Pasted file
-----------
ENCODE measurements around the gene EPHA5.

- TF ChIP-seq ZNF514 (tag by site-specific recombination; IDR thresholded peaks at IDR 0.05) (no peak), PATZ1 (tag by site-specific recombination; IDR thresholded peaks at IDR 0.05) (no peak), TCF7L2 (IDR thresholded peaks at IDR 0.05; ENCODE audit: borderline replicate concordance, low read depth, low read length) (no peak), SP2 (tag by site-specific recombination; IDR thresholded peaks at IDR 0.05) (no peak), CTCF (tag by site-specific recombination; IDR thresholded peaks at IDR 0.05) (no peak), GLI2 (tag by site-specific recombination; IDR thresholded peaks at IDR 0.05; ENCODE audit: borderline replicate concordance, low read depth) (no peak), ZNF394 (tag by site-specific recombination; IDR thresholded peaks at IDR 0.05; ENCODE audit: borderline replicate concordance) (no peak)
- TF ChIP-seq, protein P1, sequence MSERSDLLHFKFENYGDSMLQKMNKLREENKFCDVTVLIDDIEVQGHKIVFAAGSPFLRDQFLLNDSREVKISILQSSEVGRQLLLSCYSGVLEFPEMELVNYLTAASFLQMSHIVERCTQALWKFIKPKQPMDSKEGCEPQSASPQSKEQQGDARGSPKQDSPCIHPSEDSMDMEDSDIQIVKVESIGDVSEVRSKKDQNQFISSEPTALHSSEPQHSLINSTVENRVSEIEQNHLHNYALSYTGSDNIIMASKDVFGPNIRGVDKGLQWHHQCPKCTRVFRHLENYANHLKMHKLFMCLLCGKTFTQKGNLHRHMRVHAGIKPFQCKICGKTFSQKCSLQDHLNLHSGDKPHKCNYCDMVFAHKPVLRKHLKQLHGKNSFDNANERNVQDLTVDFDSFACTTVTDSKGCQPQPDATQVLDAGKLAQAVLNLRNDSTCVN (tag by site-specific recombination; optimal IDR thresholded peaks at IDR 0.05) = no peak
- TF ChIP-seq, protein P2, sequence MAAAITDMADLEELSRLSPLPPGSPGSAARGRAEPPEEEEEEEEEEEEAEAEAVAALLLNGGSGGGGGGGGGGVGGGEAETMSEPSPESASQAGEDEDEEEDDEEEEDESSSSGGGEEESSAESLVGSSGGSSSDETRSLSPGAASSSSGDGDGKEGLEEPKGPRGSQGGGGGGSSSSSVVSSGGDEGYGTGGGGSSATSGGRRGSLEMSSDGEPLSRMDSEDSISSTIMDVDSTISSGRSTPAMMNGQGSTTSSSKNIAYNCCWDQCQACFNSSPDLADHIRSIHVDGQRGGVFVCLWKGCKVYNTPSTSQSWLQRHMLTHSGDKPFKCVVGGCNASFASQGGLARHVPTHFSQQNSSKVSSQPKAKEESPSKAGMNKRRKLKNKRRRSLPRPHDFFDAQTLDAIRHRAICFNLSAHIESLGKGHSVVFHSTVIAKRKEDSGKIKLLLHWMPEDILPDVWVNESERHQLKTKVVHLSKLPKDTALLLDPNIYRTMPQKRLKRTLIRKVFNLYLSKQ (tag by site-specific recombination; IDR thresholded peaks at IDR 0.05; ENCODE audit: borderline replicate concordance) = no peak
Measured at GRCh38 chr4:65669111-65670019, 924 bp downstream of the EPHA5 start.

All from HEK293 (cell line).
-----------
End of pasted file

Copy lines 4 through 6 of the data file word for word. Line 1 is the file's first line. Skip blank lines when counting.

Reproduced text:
- TF ChIP-seq, protein P2, sequence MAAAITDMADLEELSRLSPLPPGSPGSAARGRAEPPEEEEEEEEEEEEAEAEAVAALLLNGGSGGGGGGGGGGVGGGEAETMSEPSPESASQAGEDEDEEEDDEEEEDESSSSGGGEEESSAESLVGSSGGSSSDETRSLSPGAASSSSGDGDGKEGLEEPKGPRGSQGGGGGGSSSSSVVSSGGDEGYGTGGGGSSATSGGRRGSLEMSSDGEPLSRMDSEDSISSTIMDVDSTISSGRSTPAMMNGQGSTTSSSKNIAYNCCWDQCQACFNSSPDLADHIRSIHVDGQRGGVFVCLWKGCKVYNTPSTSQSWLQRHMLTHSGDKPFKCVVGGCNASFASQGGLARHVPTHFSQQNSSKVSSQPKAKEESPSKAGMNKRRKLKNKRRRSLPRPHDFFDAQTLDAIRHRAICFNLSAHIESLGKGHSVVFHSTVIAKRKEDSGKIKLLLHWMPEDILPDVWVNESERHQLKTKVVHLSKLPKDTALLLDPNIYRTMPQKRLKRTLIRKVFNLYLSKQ (tag by site-specific recombination; IDR thresholded peaks at IDR 0.05; ENCODE audit: borderline replicate concordance) = no peak
Measured at GRCh38 chr4:65669111-65670019, 924 bp downstream of the EPHA5 start.

All from HEK293 (cell line).